[PD] poor performance when saving an abstraction when many copies are loaded in a patch

IOhannes m zmoelnig zmoelnig at iem.at
Fri Jan 11 09:57:03 CET 2008

Chris McCormick wrote:
> Here are some other reasons why you might not want to use Pd to develop
> a large scale application (and why I won't call Pd a 'programming
> language'):
> * No hash/map/table type, or array type that holds anything except floats.

data structures?

> * No strings.

you mean, like C?

> * No introspection.
> * Dynamic patching is unsupported, hacky, and occasionally buggy.

hmm, it is both unsupported and hacky. i don't know why you thin it is 
apart from that: how does this qualify to prevent Pd from being a 
"programming language" and how does it prevent Pd from allowing to 
develop large scale applications.

do you consider statically typed languages as real "programming 
languages" and why so?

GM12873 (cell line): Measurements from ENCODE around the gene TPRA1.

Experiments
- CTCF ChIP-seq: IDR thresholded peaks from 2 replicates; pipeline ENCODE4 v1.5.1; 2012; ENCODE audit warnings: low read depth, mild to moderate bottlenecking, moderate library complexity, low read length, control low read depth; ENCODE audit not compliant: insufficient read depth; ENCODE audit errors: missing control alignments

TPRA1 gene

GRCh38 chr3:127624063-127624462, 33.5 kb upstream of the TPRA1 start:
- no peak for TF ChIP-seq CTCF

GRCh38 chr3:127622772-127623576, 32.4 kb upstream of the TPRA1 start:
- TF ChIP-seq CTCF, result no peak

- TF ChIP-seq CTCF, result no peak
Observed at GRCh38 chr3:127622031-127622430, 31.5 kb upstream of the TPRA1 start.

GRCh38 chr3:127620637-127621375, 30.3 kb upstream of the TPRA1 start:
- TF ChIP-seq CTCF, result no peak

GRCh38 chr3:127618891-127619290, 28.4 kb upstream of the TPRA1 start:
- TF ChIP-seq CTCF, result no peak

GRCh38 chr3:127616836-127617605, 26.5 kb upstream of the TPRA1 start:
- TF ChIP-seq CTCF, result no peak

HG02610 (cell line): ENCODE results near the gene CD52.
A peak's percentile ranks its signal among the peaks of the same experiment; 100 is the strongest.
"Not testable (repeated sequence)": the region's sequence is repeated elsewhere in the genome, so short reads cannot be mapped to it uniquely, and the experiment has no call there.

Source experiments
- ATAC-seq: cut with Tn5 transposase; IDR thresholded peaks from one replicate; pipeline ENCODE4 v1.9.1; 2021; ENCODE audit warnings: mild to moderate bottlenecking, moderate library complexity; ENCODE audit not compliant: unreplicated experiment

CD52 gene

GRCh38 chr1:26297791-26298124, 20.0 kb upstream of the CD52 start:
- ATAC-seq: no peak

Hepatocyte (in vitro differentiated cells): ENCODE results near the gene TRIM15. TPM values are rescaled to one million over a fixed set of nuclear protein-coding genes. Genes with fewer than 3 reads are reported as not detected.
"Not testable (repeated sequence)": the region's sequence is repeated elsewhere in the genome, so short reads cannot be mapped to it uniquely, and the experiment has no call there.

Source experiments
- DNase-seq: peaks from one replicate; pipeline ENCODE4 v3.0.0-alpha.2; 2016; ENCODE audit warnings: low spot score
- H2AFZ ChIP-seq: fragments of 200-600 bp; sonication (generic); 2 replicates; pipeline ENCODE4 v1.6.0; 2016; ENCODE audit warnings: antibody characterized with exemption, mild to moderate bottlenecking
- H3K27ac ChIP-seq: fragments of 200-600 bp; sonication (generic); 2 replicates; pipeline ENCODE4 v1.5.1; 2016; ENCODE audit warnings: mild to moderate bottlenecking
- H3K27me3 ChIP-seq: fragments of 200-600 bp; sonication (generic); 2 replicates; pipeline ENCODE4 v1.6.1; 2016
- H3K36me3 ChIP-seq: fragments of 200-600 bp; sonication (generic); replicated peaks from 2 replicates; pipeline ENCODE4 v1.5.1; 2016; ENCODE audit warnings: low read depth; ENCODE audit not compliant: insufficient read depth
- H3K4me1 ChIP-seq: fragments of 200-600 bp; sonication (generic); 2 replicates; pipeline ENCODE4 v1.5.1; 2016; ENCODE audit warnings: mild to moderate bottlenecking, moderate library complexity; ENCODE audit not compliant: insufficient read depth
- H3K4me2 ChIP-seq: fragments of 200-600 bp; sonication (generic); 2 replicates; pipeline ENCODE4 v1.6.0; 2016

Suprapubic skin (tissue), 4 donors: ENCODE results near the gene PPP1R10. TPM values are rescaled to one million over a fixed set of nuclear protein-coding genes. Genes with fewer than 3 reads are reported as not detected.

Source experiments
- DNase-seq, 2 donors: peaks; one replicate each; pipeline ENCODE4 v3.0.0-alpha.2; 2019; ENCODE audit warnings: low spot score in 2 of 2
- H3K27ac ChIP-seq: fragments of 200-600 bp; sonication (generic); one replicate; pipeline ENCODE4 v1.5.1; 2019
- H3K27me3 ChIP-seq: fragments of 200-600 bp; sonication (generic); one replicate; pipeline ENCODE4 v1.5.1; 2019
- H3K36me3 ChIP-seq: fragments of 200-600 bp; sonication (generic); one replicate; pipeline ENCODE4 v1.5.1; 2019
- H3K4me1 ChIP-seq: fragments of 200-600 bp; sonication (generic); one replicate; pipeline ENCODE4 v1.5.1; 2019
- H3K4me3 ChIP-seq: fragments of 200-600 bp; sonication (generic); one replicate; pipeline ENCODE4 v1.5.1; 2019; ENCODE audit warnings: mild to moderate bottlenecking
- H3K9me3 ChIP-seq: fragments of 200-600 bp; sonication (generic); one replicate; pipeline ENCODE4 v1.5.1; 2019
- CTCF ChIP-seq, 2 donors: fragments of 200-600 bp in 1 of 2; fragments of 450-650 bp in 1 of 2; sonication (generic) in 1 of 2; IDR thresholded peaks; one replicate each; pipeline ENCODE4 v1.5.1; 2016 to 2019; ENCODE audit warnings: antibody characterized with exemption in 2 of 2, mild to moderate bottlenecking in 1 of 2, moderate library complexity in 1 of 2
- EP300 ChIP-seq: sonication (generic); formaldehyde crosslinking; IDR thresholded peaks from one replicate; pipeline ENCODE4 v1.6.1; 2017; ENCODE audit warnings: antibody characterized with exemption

> * Audio processing is hard coded into it instead of being supported by the
> core language as a library like in 99% of other programming languages.

now that is a real bummer argument against bein a real programming 
language and bein unable to be used for large scale applications.

please do not forget that most programming languages are text-based 
instead of graphical schnickschnack.

and that true programming languages exclusively run on mainframes.

> * It's not easily portable to embedded systems without many modifications.

which modifications?

how is this with other programming languages?

are you talking about programs written in Pd or the engine that runs 
these programs?

compared to C, i consider Pd-patches _quite_ portable...
and then, i have never tried to port a java-vm to an embedded system. 
don't know how many modifications this takes compared to the plain 

> * Lacking some other useful programming constructs.

which ones?
"useful" is usually rather context specific.

having said all this, there are tasks where i would not chose Pd (but 
often i keep wondering why i did NOT chose Pd; most of the time it turns 
out to be because of the end-users expect a GUI-interface which they are 
used to and which is hard to do in Pd, with no toolkit; even the most 
"sophisticated" GUIs build in Pd do not look like "ordinary" applications.)


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